Dear Toasties and very welcome guests,
Lovely to see you all at our meeting last night.
1. We’ve got our club competition coming up on 30th September. This is for table topics and humorous speeches. So if you’d like to join in and make use of the opportunity to practice your skills under different conditions then now’s a good time to have a conversation and get started!
If you’re worried about you or your speeches not being good enough or funny enough or any other real or imagined worry – believe me I get it! – I’ve competed in both – succeeding and crashing in both! It’s not important if we win or lose – just that we improve.
If you’re not looking to compete this time then do sign up for a role – timer, judge, etc – this way you get an inside look at a competition and get some ideas for what you might like to do next time.
Feel free to speak with Carrie about any functionary role, and with Katie, Laura, or me about competing.
2. Date for your diary: Area competition on 4th November, and Division competition on 21st November. You’ve also got the opportunity to take roles at these levels too.
3. And as always, do sign up for roles and speeches on easySPEAK and make the most of the opportunities to progress through Pathways and develop your skills.
The toastmaster leading our meeting was Aga, whose topic of the day got us thinking about what our happy place is.
We had a variety of responses:
– for Esmé it was being in nature
– for me it was being in a process of growth
and- for Vikkiit was rabbits. You win Vikki, you win.
Helping making the meeting possible we had- Vikki as our timer, who did a cool, calm, and competent job of keeping us on track
– Armelle as our grammarian, who got us thinking about the peculiarities of the English language with the words responsibility and accountability, asking us to find a way to differentiate between them as we spoke.
A wonderful benefit of having proficiency in more than one language – oneself and as a club – is that we get additional perspectives, insights, and opportunities for creativity as we move between them, blending and bending the rules as we go. In another meeting, we’ve had Julia, a previous president of the club and a DTM, ask us table topics based on idioms and proverbs translated into English, which was fascinating and hilarious. So, if you could take something from another language and bring it into the English we use in our meetings, enriching our experience, what would it be?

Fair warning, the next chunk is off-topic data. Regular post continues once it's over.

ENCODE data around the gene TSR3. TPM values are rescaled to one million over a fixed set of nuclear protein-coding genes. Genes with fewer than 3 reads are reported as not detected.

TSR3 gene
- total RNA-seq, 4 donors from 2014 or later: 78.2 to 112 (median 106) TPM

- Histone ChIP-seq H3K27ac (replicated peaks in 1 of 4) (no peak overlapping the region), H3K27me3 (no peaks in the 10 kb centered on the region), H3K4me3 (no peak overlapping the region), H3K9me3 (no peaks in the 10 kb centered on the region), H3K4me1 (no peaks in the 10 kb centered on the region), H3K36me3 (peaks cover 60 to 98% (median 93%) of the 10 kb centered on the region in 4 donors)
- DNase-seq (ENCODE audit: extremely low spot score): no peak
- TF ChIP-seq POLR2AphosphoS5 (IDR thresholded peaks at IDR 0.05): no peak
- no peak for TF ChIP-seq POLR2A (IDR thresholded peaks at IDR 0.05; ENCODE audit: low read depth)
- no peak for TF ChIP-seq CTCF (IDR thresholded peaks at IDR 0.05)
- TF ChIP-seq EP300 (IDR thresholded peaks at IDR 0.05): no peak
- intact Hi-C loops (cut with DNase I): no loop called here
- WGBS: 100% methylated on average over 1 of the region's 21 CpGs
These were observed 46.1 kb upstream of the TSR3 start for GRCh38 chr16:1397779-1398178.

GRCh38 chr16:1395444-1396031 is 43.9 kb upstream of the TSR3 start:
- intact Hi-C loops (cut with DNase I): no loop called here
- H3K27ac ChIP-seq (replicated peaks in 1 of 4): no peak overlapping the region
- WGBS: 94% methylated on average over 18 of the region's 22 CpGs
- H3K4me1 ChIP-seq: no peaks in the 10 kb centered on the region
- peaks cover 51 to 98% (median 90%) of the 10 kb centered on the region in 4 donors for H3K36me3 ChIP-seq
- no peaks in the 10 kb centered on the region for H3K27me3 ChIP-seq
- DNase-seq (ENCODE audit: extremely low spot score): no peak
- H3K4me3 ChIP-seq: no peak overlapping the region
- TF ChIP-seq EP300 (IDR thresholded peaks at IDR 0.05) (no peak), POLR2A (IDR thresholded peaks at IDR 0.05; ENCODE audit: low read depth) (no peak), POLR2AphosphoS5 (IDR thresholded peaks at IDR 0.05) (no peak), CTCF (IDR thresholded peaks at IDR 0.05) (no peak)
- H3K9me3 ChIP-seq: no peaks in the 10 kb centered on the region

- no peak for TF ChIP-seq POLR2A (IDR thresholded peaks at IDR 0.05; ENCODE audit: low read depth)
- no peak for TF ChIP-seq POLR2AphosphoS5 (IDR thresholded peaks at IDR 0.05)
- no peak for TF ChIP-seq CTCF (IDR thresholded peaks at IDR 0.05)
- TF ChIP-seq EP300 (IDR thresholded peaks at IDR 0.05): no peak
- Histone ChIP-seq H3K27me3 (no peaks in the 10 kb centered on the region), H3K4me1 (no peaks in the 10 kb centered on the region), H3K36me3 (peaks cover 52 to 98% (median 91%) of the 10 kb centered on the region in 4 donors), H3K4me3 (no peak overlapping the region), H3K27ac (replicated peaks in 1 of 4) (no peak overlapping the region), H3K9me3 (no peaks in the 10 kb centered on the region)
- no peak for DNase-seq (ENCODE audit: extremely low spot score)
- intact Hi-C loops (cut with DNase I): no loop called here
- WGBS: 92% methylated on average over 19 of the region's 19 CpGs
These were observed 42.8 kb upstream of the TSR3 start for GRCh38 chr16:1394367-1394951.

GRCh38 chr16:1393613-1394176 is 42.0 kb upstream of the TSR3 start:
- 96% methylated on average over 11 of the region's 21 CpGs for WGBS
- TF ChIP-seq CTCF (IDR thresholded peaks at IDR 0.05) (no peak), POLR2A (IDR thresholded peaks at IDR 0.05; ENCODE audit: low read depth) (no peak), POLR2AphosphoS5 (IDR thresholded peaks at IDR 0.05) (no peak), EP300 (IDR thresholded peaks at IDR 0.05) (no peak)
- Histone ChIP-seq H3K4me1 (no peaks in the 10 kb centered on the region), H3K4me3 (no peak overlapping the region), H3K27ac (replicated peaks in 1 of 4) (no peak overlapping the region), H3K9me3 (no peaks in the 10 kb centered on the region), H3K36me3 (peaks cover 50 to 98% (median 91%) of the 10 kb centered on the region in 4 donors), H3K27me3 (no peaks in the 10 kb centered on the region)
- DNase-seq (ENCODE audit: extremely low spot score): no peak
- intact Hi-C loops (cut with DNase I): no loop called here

We had Jo as our speaker, sharing with us the challenges and insights from her experiences of running a project at work. Congratulations on your recent completion of Level 2, Jo.
And we had Robina, Kiran, Anne, Georgina, and Sam getting involved with table topics, developing their impromptu speaking skills by responding to questions ranging from chats by the water cooler to sabotaging one’s boss to operationalising the philosophy of Nietzsche in our day to day lives. Katie, our super Table Topics Master, gets bonus points for scope!
And they were all winners – we voted and the votes were shared evenly. Brilliant work, congrats to all. And specific congrats to Robina and Anne (I think that’s right, Anne?) for doing table topics for the first time. Hats off to you.
Providing them with constructive feedback were Esmé and Kate, so we could all receive the benefits of their thoughts on
– body language: can we see you – and your hands – in the frame?
– eye contact: do we feel connected?
– structure: can we follow clearly where you’re taking us?
– emotional engagement: can you show us you care? can you show us whywe should care?
Finally, I’ll close this email with the opening invitation I made in the meeting.
Make a conscious choice about which version of you you’re bringing to the meeting, to your speaking, to your learning. The state you’re in (anxious, self-doubting, confident, at ease, generous) changes the skills you have access to (your oratory, use of language, ability to create rapport) and thus how well you can use your tools (your speech, presentation, professional expertise).
Are you unconsciously connecting to that version of you who, for example, was 6 years old and forgot your line in the school play and everyone laughed at you? Or that version of you who aced the exam, the interview, the off the cuff joke at your friend’s party and had everyone howling? Or that version of you who’s done that thing you feel really proud of, that no one else knows about, but that gives you a bit of a swagger, a sparkle in your eyes, and that feeling of ‘if I can do that, I can do anything’? Different things become possible in each of those states. And, gloriously, we get to practice being who we’d most enjoy being. Isn’t that magnificent?! I’m off to make the most of it…
Have a super fortnight.
President, City Women Speakers